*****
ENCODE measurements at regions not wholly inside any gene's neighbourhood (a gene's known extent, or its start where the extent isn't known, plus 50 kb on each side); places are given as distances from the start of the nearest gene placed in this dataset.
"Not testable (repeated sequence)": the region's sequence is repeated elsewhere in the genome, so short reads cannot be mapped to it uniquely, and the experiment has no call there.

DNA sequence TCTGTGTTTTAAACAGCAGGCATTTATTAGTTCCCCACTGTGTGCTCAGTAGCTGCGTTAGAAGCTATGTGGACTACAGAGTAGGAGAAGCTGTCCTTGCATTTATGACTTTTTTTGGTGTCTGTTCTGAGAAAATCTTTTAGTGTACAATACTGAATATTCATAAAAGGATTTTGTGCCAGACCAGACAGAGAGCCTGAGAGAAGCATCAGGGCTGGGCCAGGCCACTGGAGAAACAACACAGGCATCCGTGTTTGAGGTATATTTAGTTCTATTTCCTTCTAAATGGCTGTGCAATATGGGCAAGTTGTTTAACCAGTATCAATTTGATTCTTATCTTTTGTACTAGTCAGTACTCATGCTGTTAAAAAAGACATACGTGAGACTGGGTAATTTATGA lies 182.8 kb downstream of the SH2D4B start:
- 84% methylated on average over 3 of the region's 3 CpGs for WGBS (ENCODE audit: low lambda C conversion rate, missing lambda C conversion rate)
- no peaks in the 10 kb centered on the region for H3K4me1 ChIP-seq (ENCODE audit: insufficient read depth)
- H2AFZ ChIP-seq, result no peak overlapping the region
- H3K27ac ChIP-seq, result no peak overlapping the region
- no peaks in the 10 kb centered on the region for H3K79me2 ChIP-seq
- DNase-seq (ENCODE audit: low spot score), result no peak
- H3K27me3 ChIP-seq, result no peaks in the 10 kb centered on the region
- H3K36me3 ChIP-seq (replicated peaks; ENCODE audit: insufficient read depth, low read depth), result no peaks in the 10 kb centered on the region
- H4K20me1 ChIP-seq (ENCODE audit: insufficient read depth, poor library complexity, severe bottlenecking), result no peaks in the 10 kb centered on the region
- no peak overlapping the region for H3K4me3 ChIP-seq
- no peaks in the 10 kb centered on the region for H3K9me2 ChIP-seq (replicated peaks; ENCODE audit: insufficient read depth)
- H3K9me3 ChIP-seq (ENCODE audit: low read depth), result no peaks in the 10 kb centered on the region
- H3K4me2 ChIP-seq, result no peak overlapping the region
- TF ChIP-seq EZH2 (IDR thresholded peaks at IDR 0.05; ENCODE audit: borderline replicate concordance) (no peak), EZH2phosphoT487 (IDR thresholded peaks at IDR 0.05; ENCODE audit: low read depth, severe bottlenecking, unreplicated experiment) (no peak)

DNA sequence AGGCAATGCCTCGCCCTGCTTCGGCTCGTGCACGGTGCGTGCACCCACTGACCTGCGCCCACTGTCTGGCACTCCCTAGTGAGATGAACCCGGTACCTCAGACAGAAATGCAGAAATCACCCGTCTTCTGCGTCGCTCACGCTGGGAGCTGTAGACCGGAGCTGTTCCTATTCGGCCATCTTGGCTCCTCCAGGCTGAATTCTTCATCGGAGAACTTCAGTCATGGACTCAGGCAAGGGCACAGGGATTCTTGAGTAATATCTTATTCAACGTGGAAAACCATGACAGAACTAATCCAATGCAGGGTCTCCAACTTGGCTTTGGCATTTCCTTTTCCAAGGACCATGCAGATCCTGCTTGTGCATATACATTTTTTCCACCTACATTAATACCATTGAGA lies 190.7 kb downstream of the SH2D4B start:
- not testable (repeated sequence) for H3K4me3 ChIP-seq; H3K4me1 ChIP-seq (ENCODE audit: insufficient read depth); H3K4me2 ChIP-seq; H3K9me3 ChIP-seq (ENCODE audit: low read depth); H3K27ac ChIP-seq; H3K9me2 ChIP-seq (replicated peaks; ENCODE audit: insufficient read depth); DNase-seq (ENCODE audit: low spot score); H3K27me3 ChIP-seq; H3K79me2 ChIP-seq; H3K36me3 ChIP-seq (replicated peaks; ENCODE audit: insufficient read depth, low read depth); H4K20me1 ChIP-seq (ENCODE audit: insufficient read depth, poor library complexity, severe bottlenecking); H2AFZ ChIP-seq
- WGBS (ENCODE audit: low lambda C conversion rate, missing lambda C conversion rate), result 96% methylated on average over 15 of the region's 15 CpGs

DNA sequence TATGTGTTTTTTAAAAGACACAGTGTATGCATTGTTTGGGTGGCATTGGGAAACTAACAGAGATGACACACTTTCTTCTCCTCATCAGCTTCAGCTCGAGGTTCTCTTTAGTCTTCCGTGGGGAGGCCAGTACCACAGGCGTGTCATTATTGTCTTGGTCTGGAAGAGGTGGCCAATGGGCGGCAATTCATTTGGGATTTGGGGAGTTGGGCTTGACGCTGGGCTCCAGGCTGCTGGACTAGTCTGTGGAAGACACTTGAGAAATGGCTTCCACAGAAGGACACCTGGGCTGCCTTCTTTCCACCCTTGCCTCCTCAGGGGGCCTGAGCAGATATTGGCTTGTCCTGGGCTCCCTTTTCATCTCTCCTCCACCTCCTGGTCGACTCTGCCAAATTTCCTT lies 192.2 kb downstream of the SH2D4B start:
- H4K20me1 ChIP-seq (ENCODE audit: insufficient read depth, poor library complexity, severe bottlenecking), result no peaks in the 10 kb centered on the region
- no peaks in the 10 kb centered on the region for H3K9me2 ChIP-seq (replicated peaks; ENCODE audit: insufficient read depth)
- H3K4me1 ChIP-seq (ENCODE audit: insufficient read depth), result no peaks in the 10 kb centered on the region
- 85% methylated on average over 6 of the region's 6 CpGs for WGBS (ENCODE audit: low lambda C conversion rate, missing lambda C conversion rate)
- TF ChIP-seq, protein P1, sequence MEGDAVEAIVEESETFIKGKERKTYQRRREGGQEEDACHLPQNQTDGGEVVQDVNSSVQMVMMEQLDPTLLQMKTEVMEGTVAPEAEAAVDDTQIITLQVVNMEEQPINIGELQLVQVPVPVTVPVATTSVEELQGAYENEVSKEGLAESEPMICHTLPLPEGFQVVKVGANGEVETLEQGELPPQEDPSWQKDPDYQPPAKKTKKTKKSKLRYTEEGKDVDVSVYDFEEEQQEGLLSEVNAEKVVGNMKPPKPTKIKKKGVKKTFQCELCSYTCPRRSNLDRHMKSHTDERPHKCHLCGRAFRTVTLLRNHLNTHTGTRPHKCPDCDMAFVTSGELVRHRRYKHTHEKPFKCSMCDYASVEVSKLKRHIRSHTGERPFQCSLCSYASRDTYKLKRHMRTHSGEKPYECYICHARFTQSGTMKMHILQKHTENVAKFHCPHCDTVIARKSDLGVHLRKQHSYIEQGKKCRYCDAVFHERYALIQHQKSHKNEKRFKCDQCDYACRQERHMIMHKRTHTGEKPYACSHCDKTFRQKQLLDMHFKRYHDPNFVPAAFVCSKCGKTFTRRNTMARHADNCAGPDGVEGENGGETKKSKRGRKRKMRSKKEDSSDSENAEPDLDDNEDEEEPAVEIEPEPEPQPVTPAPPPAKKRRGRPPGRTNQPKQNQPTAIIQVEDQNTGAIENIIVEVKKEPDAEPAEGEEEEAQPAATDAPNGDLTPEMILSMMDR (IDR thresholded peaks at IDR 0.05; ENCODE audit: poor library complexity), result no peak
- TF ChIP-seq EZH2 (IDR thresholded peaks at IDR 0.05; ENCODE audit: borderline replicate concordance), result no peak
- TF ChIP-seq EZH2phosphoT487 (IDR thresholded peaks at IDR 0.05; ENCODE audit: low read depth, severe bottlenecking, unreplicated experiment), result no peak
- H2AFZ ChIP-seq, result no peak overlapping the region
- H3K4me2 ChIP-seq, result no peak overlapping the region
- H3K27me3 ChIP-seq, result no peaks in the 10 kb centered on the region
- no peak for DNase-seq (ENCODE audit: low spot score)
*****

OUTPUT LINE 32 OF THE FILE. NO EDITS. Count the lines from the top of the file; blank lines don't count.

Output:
- no peak for DNase-seq (ENCODE audit: low spot score)